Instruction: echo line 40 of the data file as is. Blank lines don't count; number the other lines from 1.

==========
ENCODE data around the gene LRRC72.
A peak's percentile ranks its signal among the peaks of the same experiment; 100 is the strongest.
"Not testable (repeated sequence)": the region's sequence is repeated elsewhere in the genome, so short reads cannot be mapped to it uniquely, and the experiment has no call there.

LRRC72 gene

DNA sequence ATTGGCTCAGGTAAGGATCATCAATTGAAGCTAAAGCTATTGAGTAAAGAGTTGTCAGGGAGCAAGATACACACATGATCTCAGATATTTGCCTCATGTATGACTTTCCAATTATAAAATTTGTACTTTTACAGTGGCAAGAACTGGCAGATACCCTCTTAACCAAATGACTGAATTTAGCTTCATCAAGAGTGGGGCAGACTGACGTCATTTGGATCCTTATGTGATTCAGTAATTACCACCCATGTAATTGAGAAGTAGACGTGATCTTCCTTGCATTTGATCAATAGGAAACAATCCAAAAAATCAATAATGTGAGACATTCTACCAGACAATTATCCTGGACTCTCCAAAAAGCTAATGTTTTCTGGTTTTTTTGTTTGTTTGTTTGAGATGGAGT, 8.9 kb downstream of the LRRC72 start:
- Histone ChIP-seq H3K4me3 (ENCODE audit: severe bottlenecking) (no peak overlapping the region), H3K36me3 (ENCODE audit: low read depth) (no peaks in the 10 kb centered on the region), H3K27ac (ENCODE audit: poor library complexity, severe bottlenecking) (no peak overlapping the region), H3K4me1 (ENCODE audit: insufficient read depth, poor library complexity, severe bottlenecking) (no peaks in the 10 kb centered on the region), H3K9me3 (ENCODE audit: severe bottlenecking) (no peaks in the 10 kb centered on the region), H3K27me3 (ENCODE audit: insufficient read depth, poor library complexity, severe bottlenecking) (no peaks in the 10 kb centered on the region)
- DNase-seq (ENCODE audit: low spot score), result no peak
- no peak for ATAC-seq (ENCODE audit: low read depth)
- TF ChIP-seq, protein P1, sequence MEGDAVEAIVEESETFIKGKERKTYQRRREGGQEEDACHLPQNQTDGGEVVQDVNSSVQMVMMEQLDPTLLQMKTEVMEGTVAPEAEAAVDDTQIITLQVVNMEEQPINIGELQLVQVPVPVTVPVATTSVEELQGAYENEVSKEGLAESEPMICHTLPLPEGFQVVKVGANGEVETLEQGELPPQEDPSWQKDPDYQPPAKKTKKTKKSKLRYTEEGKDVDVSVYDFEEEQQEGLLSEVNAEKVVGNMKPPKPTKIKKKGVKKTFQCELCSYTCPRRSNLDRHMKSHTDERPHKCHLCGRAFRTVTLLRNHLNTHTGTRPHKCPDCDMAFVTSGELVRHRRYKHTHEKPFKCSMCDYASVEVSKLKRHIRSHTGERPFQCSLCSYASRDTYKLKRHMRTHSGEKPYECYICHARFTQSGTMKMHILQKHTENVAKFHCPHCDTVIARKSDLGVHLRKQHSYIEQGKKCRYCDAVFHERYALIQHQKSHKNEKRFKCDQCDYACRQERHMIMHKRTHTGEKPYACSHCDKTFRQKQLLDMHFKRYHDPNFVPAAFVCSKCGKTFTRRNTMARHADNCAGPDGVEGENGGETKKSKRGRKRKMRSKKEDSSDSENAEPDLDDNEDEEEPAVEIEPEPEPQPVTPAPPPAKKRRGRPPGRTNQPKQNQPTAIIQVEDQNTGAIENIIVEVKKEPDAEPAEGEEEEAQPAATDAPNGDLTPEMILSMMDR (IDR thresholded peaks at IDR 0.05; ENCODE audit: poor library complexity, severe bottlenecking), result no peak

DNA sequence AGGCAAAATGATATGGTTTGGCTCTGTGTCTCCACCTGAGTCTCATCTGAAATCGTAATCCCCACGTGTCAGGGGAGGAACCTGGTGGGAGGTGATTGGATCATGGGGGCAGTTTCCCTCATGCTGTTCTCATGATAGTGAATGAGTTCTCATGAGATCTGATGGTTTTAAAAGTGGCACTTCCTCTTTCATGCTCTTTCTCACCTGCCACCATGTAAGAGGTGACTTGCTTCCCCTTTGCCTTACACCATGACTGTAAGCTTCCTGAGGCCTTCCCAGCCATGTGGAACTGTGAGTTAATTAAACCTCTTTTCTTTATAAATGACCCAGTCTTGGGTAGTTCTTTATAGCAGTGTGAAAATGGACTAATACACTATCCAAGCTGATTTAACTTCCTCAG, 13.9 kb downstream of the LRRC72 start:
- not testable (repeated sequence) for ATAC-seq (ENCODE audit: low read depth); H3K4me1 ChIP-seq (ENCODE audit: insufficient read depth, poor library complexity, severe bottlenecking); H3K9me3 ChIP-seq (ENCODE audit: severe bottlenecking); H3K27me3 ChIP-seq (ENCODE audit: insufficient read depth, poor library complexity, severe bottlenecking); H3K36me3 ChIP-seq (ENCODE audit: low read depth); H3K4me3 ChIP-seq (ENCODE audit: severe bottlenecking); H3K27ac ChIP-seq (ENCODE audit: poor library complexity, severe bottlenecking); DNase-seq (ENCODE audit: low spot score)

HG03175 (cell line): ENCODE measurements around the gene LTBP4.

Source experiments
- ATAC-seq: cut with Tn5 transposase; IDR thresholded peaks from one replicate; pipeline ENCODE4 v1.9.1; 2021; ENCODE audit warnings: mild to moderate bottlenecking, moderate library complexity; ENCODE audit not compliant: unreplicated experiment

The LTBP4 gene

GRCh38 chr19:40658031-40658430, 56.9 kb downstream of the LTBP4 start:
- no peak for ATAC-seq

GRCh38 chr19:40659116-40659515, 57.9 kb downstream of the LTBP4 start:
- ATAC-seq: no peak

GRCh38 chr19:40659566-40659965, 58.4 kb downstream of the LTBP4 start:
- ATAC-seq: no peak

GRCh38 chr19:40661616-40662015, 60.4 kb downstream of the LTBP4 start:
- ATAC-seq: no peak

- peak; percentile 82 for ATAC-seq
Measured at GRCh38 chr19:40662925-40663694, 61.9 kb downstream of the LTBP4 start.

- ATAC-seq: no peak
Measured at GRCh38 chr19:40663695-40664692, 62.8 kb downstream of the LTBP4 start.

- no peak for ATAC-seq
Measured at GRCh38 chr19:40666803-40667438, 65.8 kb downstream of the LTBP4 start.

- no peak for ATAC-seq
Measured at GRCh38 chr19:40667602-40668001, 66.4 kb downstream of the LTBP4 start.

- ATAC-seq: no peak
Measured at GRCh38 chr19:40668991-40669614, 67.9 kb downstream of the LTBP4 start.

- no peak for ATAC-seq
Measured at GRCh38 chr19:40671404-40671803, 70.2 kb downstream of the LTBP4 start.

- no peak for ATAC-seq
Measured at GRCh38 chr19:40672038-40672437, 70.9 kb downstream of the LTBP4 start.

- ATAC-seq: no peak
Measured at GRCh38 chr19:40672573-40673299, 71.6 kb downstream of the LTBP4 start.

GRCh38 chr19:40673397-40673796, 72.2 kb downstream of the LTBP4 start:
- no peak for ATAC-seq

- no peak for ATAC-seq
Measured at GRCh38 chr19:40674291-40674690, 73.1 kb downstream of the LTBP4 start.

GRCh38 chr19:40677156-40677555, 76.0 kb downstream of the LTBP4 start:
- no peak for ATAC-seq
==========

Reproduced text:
GRCh38 chr19:40673397-40673796, 72.2 kb downstream of the LTBP4 start: